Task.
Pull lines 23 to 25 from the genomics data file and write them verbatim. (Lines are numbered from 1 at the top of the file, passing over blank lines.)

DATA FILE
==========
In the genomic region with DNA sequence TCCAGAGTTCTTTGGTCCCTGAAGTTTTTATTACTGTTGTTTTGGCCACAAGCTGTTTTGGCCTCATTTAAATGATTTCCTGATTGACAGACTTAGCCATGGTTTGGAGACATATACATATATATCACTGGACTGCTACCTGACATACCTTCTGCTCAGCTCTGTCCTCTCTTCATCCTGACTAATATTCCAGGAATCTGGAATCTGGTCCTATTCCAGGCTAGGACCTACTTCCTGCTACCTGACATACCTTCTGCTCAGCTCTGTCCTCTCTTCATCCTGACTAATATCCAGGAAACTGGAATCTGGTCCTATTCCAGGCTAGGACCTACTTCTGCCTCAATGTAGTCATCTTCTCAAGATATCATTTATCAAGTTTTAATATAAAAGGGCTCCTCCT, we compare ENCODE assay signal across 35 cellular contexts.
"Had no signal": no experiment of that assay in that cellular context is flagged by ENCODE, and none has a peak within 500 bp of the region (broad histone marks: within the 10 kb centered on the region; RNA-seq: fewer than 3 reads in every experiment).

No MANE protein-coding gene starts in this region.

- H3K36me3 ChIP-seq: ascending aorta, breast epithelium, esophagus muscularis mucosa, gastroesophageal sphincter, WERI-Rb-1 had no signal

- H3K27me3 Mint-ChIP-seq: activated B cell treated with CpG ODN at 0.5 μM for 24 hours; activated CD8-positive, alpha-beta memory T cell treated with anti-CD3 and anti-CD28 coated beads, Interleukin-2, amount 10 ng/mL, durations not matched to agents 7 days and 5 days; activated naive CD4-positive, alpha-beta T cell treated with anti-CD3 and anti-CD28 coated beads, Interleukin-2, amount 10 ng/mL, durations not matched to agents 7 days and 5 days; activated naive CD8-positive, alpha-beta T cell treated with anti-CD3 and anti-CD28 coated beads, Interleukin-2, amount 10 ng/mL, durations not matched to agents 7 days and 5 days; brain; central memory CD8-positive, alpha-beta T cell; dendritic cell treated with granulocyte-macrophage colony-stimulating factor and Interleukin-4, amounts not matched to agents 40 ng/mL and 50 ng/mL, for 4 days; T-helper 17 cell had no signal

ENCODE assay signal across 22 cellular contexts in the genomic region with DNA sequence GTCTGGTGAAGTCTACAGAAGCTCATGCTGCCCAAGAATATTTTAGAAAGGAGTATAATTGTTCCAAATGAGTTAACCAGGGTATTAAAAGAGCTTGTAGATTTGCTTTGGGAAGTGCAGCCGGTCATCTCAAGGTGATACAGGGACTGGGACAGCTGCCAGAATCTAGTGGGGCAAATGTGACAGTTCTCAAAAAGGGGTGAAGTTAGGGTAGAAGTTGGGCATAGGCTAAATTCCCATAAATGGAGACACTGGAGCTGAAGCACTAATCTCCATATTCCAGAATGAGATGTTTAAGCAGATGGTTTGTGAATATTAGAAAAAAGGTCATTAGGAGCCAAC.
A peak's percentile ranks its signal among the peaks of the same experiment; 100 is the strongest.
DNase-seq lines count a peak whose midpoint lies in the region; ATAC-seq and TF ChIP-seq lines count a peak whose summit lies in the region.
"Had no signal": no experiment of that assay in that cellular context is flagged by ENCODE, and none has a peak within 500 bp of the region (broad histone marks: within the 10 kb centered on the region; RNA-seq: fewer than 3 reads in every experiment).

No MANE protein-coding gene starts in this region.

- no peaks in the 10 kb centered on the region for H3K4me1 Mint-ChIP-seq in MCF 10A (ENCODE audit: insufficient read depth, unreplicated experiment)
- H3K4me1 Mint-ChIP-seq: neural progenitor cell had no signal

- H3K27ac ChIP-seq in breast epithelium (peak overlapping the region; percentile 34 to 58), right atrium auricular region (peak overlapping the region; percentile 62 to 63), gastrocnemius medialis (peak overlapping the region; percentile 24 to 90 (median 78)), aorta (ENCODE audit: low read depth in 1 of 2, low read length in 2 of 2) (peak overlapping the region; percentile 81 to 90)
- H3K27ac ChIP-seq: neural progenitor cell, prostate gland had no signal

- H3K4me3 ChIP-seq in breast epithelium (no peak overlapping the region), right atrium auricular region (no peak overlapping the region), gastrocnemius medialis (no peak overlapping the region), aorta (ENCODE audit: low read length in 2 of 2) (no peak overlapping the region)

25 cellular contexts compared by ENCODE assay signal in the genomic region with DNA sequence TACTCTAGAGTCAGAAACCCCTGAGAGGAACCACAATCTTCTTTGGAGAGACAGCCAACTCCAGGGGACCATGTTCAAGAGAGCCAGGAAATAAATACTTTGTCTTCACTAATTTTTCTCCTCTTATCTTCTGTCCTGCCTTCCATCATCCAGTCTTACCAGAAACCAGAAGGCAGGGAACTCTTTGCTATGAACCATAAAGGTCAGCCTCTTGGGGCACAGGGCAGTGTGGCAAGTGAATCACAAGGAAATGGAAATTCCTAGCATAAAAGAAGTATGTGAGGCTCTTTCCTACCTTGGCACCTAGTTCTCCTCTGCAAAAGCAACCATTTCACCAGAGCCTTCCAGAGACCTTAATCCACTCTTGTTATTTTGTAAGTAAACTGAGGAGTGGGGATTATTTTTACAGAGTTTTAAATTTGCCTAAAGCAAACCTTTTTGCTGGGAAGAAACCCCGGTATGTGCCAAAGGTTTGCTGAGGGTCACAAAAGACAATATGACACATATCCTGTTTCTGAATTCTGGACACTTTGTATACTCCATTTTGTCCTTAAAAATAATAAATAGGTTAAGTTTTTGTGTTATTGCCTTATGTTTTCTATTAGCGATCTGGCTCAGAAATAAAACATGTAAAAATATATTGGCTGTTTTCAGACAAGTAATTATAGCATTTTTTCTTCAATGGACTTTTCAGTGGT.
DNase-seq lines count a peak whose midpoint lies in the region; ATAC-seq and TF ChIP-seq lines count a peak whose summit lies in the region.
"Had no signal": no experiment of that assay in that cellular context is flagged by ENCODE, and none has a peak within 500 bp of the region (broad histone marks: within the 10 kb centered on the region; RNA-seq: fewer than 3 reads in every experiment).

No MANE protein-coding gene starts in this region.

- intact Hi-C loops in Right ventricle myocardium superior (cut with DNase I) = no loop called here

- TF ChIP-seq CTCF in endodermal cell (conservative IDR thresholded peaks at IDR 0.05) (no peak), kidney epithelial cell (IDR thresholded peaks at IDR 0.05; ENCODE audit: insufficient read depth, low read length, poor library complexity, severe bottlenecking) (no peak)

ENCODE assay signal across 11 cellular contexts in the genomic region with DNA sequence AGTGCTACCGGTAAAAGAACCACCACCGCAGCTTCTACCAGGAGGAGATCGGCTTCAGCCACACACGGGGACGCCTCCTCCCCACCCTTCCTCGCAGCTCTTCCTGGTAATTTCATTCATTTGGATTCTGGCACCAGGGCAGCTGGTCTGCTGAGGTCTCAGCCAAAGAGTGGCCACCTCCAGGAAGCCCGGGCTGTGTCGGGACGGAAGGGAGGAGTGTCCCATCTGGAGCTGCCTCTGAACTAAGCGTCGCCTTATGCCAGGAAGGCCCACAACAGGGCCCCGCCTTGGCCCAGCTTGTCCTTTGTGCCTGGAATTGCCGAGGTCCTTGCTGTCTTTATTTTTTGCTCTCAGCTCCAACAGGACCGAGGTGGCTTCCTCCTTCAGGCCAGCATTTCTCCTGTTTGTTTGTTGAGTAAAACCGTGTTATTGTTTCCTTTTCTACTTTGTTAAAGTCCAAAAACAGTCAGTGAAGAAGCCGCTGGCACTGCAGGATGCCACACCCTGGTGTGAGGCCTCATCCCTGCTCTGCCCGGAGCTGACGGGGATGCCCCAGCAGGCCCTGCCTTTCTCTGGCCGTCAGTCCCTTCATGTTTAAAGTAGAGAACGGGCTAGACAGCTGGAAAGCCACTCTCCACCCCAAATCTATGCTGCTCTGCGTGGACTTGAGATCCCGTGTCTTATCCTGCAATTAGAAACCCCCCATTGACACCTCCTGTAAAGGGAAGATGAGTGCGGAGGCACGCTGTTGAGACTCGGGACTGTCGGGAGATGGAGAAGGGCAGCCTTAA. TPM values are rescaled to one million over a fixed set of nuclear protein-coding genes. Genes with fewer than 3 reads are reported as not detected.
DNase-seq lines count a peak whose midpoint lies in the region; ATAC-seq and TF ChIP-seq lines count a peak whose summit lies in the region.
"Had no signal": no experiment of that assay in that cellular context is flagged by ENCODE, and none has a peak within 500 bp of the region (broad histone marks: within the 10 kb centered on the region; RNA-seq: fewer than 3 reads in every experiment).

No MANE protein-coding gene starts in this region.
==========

DNase-seq lines count a peak whose midpoint lies in the region; ATAC-seq and TF ChIP-seq lines count a peak whose summit lies in the region.
"Had no signal": no experiment of that assay in that cellular context is flagged by ENCODE, and none has a peak within 500 bp of the region (broad histone marks: within the 10 kb centered on the region; RNA-seq: fewer than 3 reads in every experiment).

No MANE protein-coding gene starts in this region.